|Food dyes added to water on a rotating table represent water from different depths, to model how vortices form around seamounts. (Photo by Tom Kleindinst, WHOI Graphics Services)
|Physical Oceanographer Claudia Cenedese, left, with Rachel Bueno de Mesquita. (Photo by Tom Kleindinst, WHOI Graphics Services)
At first glance, it looks like an art project: a spinning Plexiglas box filled with paint. To Claudia
Cenedese, the box contains the oceanbut on a
A plastic mound in the center of the box represents a seamountan
extinct submarine volcanothat would span 1,500 kilometers
(930 miles) in the real ocean. Colored food dyes are injected
into the water from different locations on the “seamount”
(blue from the bottom, red from the middle, and green from
the top). The table rotates as the Earth does. A camera above,
rotating in synchrony with the table, photographs the swirling
field of small vortices that spin off the seamount. One large,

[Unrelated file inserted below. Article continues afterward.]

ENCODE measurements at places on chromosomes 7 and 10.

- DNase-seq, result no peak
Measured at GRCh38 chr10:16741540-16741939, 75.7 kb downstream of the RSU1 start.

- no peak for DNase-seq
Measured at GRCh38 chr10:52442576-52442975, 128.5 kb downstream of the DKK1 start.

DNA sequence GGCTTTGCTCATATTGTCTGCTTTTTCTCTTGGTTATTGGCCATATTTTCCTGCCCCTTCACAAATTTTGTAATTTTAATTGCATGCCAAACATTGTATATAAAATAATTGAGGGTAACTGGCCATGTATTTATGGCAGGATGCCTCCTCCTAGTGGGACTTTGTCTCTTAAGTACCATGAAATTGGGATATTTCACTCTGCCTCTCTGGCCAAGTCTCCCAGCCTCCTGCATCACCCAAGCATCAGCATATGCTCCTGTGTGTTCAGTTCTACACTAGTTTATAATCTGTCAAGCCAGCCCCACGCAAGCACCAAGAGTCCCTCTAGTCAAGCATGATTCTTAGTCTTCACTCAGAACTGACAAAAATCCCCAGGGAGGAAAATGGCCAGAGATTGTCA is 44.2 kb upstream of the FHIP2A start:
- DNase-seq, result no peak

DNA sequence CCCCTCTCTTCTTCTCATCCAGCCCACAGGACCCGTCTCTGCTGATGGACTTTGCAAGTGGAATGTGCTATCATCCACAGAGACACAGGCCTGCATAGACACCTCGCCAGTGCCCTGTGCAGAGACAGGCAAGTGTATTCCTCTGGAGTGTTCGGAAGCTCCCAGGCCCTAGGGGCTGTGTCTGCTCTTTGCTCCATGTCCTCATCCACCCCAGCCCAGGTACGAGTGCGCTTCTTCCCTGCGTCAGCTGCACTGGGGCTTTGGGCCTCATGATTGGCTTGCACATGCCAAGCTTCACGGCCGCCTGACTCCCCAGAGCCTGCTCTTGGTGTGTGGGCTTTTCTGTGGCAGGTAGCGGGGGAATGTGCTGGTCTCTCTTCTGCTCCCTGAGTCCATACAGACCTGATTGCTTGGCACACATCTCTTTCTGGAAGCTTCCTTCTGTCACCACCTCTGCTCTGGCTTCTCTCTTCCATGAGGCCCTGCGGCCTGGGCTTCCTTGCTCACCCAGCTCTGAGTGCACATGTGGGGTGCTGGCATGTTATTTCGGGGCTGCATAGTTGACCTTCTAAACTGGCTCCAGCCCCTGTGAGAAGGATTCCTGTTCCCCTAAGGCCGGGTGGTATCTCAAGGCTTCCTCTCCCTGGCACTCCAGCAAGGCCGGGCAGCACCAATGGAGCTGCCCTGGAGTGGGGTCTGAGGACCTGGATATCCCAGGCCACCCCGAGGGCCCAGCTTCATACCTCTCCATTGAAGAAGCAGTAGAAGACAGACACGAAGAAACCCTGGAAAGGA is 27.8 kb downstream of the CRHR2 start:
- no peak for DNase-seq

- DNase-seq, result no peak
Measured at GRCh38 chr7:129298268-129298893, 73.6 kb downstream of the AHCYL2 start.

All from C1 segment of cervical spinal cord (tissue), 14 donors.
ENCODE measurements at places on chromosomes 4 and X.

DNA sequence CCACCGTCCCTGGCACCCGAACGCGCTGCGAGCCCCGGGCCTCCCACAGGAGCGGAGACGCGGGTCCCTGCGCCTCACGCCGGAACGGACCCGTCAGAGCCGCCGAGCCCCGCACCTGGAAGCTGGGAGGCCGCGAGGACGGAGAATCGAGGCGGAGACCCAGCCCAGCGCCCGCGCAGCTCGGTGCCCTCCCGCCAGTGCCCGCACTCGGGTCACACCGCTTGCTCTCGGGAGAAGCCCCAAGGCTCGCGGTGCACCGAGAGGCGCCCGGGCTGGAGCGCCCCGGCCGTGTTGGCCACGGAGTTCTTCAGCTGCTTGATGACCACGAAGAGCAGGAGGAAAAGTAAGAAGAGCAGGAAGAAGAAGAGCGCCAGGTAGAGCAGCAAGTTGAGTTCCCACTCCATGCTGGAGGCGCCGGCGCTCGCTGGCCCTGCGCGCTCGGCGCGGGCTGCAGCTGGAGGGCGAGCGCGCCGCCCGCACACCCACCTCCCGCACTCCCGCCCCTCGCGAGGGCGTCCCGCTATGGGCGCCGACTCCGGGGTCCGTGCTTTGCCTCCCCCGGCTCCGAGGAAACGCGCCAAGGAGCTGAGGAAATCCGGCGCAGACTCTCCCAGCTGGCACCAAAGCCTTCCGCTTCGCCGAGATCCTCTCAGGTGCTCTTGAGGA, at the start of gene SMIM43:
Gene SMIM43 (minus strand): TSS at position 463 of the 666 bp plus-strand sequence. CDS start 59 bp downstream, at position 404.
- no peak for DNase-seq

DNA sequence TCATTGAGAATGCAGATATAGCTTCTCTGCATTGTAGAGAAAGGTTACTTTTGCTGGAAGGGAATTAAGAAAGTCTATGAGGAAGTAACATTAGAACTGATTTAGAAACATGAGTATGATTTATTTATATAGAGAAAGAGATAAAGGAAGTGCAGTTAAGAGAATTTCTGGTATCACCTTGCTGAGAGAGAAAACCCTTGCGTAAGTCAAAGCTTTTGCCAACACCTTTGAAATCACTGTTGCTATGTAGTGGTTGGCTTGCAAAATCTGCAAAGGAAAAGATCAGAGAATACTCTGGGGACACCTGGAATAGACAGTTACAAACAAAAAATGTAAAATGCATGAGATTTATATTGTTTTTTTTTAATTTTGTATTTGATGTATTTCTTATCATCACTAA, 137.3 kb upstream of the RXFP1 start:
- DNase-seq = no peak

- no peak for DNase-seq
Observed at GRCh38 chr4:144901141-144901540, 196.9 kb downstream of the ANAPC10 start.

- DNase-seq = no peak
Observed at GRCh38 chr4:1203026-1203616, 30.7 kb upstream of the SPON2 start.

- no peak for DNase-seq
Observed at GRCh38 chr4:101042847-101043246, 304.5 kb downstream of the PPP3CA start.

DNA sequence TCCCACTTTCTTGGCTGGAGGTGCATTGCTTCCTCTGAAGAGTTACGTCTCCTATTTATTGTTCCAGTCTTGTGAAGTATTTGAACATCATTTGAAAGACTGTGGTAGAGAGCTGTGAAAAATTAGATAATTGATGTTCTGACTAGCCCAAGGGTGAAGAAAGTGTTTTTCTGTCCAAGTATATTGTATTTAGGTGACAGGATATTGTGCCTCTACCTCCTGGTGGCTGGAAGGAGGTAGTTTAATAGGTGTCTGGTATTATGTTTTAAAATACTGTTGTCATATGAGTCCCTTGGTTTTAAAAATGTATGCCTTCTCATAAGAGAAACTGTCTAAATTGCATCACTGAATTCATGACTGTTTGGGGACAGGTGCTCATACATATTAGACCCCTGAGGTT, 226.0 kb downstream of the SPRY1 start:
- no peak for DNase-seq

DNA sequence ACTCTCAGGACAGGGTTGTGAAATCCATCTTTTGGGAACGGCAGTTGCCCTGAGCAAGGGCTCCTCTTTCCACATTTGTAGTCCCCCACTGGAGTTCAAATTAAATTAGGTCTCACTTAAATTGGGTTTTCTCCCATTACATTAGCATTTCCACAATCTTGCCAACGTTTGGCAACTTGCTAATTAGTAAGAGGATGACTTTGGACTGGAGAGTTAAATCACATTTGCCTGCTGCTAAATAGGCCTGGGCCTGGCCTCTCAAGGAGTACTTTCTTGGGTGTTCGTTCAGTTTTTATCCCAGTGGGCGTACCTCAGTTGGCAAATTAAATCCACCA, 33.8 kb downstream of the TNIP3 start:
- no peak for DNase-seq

single vortex (green), however, forms above the seamount.
The same basic physical laws that govern geophysical fluid
dynamics in the box apply in the real ocean. In this experiment,
Cenedese (in blue, at right), an associate scientist in the
Physical Oceanography Department, and Rachel Bueno de Mesquita,
a visiting undergraduate from the University of Rome, explore
how seamounts sticking up from the seafloor modify ocean circulation
and create organized, rather than random, patterns of vorticity.
Such experiments reveal subtle complexities of ocean circulation.
They also help explain, for example, how larvae of animals
living on seamounts might spin out to colonize new seafloor
regions (as indicated by blue or purple dyes), or alternatively,
spin endlessly around the seamount and become trapped in one
region (as indicated by the green dye).
Theoreticians create mathematical equations with all
the interacting variables that go into complex geophysical fluid dynamics. Observationalists go to sea to observe actual ocean dynamics, but can observe only a tiny
portion of a wide-scale process. Somewhere in between
is Cenedese, an experimentalist, who devises laboratory
studies to observe and measure actual fluid dynamics on a small scale.